Liverpool Ladies: Revamped Reds target league success

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Liverpool Ladies train with men's team

When Manchester City won the men's Premier League title in 2012, they finally stepped out of the shadow of their local rivals Manchester United - and there could be an even more dramatic power shift under way in women's football.

In the two years of the FA Women's Super League, Liverpool Ladies have finished bottom both times and last season won only one game. But they've now been given financial support from the men's club in a bid to challenge for silverware.

For more than 20 years, Arsenal have been the dominant force in women's football in England, winning 36 major trophies since the club was founded in 1987. But the Merseysiders are bidding to break up the Gunners' dominance.

Liverpool Ladies are no longer a separate entity at Anfield and have officially been brought under the Reds' brand. Liverpool have even hosted a joint training session for both teams at the men's training ground as a statement of what managing director Ian Ayre calls the "one-club mentality".

"The London 2012 Olympics was at the forefront of showcasing the quality and depth of women's football," said Ayre of the tournament won by the US, with Great Britain eliminated at the quarter-final stage.

"It's has been a platform for renewed momentum for the nation's largest female team sport right now. Media interest is at an all-time high and the Football Association is investing in further developing every aspect of the Women's Super League for everyone to enjoy.

"Liverpool is at the forefront of these developments and we have made a number of significant changes to our ladies team which sees a new manager [Matt Beard] and the arrival of 12 new players including six international names."

It is the financial backing and the changes at Liverpool that have been most striking. After releasing 10 players at the end of the 2012 season, the overhaul of the squad is now complete, with the club taking the unusual step of bringing six foreign players into their squad.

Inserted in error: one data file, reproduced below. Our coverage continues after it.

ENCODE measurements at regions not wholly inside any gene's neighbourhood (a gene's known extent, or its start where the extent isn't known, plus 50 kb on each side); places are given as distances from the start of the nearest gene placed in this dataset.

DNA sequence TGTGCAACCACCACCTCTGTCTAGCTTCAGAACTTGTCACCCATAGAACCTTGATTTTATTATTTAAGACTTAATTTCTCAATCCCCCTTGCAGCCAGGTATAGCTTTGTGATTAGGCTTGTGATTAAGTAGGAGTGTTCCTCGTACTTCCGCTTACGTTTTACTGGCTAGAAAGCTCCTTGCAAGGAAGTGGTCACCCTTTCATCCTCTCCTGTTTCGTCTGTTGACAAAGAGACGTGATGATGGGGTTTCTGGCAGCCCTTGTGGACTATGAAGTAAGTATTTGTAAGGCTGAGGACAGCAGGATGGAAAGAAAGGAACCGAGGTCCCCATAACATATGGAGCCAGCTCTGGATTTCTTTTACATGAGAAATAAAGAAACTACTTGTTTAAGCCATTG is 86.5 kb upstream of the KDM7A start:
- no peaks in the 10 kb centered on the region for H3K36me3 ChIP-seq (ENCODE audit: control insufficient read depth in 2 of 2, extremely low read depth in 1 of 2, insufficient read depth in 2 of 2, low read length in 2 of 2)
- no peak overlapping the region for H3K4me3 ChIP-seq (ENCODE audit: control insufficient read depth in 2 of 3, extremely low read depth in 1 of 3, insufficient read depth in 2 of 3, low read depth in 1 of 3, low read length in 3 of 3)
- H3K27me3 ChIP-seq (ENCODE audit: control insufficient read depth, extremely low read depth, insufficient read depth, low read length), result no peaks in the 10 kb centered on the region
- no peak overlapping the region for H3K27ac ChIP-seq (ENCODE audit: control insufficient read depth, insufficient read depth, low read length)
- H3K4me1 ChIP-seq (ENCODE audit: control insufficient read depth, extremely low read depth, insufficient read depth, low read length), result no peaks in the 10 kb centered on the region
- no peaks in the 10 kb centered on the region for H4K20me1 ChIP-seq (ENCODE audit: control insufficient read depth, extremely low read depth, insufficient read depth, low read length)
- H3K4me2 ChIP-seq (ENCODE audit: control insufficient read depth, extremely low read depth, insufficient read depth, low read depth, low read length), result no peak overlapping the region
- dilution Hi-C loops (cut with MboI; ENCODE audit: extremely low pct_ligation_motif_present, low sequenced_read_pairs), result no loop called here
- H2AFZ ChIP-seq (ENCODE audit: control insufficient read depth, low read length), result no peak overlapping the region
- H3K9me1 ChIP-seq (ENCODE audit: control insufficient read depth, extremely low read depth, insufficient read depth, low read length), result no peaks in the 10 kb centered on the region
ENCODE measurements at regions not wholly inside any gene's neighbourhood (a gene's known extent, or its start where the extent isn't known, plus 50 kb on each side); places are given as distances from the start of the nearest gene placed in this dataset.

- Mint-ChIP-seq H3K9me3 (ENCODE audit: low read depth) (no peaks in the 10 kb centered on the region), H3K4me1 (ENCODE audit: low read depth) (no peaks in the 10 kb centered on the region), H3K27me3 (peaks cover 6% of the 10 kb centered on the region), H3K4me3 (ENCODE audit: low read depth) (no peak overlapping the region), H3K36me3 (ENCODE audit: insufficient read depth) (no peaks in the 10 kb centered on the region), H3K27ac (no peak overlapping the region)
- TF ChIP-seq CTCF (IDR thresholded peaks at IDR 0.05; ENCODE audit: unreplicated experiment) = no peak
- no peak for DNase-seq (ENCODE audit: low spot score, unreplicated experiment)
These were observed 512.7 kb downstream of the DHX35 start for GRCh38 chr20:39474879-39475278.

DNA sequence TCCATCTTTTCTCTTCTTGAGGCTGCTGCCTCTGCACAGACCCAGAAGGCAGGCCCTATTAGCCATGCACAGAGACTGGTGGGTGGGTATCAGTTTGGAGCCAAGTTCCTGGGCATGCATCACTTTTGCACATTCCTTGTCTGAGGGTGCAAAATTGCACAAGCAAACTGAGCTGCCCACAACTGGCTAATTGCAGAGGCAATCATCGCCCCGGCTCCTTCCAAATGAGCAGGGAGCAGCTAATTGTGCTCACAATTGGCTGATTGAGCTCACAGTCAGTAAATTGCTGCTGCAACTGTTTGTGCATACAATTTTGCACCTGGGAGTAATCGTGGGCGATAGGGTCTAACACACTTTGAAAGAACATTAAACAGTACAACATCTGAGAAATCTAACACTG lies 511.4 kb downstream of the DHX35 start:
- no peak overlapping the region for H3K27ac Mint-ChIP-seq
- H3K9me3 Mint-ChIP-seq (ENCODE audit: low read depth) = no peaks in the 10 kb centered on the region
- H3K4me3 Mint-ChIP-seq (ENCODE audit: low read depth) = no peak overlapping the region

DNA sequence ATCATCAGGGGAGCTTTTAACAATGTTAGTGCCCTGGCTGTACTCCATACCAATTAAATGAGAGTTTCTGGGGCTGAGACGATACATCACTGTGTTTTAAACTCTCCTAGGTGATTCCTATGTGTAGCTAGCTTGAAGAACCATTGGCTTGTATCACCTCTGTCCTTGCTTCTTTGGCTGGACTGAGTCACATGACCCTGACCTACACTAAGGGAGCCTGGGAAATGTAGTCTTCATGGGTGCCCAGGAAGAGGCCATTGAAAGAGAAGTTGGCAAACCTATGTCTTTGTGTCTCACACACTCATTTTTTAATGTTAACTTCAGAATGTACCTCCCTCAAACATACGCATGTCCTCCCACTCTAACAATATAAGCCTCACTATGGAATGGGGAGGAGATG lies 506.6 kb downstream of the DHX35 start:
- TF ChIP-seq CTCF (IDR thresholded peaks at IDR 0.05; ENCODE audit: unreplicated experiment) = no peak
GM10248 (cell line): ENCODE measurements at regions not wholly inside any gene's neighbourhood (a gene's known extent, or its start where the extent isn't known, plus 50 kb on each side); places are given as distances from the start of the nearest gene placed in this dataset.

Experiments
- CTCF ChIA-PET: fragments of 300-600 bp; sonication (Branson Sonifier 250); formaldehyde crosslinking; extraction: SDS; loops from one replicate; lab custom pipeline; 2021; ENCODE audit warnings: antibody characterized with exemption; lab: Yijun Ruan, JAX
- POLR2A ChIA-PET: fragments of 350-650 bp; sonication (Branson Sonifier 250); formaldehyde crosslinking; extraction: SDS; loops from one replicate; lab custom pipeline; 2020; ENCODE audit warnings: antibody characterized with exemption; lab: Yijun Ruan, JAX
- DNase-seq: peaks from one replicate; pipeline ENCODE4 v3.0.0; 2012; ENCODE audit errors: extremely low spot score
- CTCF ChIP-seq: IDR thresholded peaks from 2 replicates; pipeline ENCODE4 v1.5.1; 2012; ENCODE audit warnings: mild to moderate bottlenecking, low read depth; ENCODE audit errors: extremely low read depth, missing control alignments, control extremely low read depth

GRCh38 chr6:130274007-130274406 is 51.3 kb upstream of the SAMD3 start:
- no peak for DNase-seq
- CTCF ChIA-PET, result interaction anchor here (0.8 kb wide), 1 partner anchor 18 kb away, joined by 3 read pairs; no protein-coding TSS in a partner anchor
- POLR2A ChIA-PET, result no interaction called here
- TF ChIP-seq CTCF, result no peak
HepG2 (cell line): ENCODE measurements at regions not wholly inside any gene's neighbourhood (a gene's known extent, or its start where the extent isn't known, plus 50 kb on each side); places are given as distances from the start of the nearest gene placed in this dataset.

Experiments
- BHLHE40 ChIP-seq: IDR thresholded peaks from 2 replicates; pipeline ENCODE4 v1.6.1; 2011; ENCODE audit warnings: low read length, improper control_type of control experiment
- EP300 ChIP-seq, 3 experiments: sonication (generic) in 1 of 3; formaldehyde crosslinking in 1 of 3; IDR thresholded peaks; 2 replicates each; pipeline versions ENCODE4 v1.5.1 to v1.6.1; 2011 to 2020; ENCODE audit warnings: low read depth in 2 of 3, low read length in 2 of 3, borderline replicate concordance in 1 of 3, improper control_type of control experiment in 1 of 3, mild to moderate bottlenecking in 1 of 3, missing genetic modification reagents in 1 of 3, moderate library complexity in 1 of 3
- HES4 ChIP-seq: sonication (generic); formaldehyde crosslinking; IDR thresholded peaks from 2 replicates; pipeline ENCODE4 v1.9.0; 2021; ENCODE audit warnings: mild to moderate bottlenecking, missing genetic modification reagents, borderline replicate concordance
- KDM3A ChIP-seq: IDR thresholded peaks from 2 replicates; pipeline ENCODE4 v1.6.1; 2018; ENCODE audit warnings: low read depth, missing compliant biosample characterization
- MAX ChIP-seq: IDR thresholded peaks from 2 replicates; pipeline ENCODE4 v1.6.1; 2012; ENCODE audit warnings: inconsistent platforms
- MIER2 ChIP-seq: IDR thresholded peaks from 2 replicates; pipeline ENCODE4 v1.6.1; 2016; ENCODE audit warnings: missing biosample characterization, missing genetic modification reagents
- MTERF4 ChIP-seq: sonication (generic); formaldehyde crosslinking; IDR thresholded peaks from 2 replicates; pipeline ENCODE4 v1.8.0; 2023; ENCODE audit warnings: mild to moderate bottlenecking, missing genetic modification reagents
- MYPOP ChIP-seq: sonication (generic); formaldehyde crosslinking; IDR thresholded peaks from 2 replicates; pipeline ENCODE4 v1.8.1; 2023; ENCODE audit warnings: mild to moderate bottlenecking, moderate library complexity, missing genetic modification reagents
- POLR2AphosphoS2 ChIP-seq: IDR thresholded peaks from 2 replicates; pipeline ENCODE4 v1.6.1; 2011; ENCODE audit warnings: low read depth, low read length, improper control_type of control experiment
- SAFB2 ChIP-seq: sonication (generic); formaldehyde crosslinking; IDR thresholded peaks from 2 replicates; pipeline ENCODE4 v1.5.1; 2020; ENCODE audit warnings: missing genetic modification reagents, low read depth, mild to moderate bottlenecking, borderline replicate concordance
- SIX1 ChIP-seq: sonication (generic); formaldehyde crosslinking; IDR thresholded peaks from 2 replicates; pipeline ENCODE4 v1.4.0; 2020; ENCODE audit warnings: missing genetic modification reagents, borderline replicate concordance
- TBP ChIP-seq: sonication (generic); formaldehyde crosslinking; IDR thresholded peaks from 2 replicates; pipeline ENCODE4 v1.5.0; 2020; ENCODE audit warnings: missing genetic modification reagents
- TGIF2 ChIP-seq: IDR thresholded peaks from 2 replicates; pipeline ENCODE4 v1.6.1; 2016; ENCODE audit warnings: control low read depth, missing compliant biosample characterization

The Reds also made a big move when they secured the services of England international Fara Williams - who boasts 111 caps and 36 goals for her country - from local rivals Everton.

Many of these new recruits are professional and train with the club four times a week, when most sides in the FAWSL train just twice a week. The club has also changed its coaching team and employed sports scientists.

England striker Natasha Dowie has also joined from Everton - and believes she is now well-placed to achieve success with the Reds.

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Williams explains Merseyside switch

"The biggest reason for me coming here was so I can train every day, and it's like we're living a professional lifestyle now - everything's been covered," said the 24-year-old, niece of former Northern Ireland striker Iain Dowie.

"It's the most professional club I've ever been to and that just shows the club's expectations this season.

"They've put so much effort and work into making us a success this season and as players we want to show our gratitude to them and hopefully put a performance this season. We want to achieve big things."

The Super League was launched in April 2011 in a bid to improve the fortunes of the game in England.

Eight teams make up the division, with each having a minimum budget of £140,000, of which £70,000 must be generated by the club with a further £70,000 supplied by the FA.

Most sides work to that budget but a club can spend more than that as long as they can demonstrate they have the finances to do so.

Given Liverpool have signed high-profile players and brought in many from abroad, it suggests they are flexing their financial muscle to achieve success.

The Reds started the summer season with a 5-0 FA Women's Cup fifth-round victory over Aston Villa on Sunday, and aim to build on that when they face their more successful neighbours Everton in the Continental Cup in Widnes on Saturday.

All eyes will be on Liverpool this season to see if they can set a new trend in backing the women's game and raising the standards of English women's football.

The BBC is showing the FAWSL for the first time this season, with four highlights programmes and live coverage of Euro 2013 this summer. The BBC Sport website will also keep you up-to-date with all the latest news and scores.

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